Jul 7, 2011

The Tree Of Life

The Tree Of Life is not a film. At least as we know it. It is an experience. A revelation. A cosmic delivery. A hurricane of fresh air in the bloated and tired 21st century. Leave your perceptions at the theatre door and be prepared for the ride of your life. Terrence Malick is the most singular of film makers. He is stunningly ambitious in his efforts to create a vision that is both sublime and moving. He doesn't make many films, but when he does they are well worth the wait.

This wondrous film is set in 1950s Texas, for the most part, and concerns the O'Brien family. The father (Brad Pitt) is stern and authoritarian. The mother (Jessica Chastain) is loving and almost childlike. They have 3 boys, Jack, R.L. and Steve. We see the boys grow from infants to thriving young boys, experiencing the wonder and despair of growing up. Later we flash forward to Jack as a man (Sean Penn), who seemingly lives and works in gleaming towers devoid of soul and hope. The film, in its infancy, also includes a breath taking sequence that attempts to display the creation of life on earth. From micro organisms to dinosaurs! This was brave and could have failed, but it doesn't. Instead it lends weight to the purpose of the film. That is, that we live in a unique and awe inspiring world that is confusing and bewildering from the smallest detail to the largest concept. This film has ambition like few others, if any. It is a meditation, a treatise, almost a sermon on life. It is concerned with the minutia of life and also the enormous complexity. There is barely any plot, let alone narrative. These are trivial matters in the hands of Malick. He wants us to feel. To see. I doubt he wants us to understand. I don't really. But the images, the feelings, the gravity. It is sublime, almost perfect. It is certainly the most beautiful film that I have ever seen. Cinematographer Emmanuel Lubezki captures natural light with inspiring grace. Millions of images tumble into each other, barely living before expiring. They hold our gaze, before we devour the next. The Tree Of Life is also as good a film that I ever seen that captures burgeoning adolescence. It captures the wonder, the exploration, the hurt, the deliberate destruction. We see the man before us, before he grows old and cynical. The Tree Of Life moves slowly, maybe too slowly for some. But it is richly rewarding. It is a kaleidoscope of unparalleled beauty. It is greatness untouched.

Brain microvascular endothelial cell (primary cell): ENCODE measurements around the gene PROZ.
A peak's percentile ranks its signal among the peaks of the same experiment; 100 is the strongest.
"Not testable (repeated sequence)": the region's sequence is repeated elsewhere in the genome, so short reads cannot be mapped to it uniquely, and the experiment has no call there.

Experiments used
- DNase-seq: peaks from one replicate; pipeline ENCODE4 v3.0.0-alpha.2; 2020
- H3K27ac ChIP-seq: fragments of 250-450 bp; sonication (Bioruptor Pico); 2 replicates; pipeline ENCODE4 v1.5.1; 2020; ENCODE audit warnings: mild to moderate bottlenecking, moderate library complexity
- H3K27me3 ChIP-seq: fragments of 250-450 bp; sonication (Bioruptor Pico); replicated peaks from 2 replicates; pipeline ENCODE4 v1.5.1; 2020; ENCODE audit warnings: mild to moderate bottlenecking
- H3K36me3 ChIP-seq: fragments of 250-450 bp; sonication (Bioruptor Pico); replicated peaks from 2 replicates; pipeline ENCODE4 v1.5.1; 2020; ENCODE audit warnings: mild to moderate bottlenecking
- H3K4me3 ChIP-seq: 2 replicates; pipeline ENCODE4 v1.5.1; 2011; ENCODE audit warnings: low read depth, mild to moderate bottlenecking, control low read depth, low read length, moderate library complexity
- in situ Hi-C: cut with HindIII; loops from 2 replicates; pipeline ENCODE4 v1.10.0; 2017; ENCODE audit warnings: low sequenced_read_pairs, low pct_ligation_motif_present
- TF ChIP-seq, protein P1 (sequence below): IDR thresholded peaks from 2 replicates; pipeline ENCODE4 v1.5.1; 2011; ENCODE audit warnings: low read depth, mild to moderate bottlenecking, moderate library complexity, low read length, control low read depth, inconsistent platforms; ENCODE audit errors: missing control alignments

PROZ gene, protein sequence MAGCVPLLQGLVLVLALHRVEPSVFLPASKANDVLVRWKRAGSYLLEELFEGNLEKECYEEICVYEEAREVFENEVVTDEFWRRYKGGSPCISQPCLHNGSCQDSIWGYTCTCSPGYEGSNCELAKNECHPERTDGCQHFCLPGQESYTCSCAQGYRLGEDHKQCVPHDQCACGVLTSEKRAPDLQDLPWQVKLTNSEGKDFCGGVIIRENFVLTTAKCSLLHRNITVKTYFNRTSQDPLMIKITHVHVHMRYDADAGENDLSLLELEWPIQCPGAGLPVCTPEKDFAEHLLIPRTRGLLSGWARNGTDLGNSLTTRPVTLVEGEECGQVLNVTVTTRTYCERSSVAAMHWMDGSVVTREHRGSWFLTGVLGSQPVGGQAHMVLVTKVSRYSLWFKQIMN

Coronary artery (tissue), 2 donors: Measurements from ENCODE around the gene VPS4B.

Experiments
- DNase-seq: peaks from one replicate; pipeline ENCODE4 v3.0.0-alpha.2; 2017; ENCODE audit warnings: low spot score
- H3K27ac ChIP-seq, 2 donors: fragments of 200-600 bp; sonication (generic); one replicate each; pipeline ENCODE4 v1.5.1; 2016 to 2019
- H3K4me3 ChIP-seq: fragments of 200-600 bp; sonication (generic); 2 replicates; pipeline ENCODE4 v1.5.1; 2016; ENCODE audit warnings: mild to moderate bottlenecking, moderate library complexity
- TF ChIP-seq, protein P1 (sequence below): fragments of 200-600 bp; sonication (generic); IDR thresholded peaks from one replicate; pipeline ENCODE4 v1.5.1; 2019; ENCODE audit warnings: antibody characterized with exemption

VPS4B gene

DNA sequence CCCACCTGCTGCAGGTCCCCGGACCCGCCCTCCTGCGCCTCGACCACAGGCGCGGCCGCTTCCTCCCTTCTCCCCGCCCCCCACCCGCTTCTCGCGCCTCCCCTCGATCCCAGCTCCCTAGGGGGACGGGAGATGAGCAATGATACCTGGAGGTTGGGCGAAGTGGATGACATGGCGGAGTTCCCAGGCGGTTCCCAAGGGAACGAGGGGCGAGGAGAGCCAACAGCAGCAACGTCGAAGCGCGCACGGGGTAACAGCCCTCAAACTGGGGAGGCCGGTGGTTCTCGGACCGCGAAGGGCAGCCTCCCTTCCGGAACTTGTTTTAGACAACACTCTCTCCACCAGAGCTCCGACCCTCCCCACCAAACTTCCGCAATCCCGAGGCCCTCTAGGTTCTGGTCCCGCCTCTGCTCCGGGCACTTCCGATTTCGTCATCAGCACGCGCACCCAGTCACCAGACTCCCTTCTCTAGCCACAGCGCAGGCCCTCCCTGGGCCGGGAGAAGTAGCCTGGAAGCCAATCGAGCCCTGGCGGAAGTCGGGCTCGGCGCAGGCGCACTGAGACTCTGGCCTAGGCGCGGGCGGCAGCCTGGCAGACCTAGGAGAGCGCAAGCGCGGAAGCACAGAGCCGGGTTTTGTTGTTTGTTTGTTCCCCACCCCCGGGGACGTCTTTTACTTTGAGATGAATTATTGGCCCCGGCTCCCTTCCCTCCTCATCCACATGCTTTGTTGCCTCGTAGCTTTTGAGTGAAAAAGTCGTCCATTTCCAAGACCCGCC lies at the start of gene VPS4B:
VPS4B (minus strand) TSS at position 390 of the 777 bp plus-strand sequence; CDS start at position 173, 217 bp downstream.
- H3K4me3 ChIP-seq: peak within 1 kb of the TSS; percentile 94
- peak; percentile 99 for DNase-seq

• At July 08, 2011 , Anonymous Mla said...

    I almost always agree with everything you write, hear and see, but I found this film actually unbearable. Visually stunning, but the genre of feature film demands more than that. Plot, for example! Plot is very good at helping us feel.


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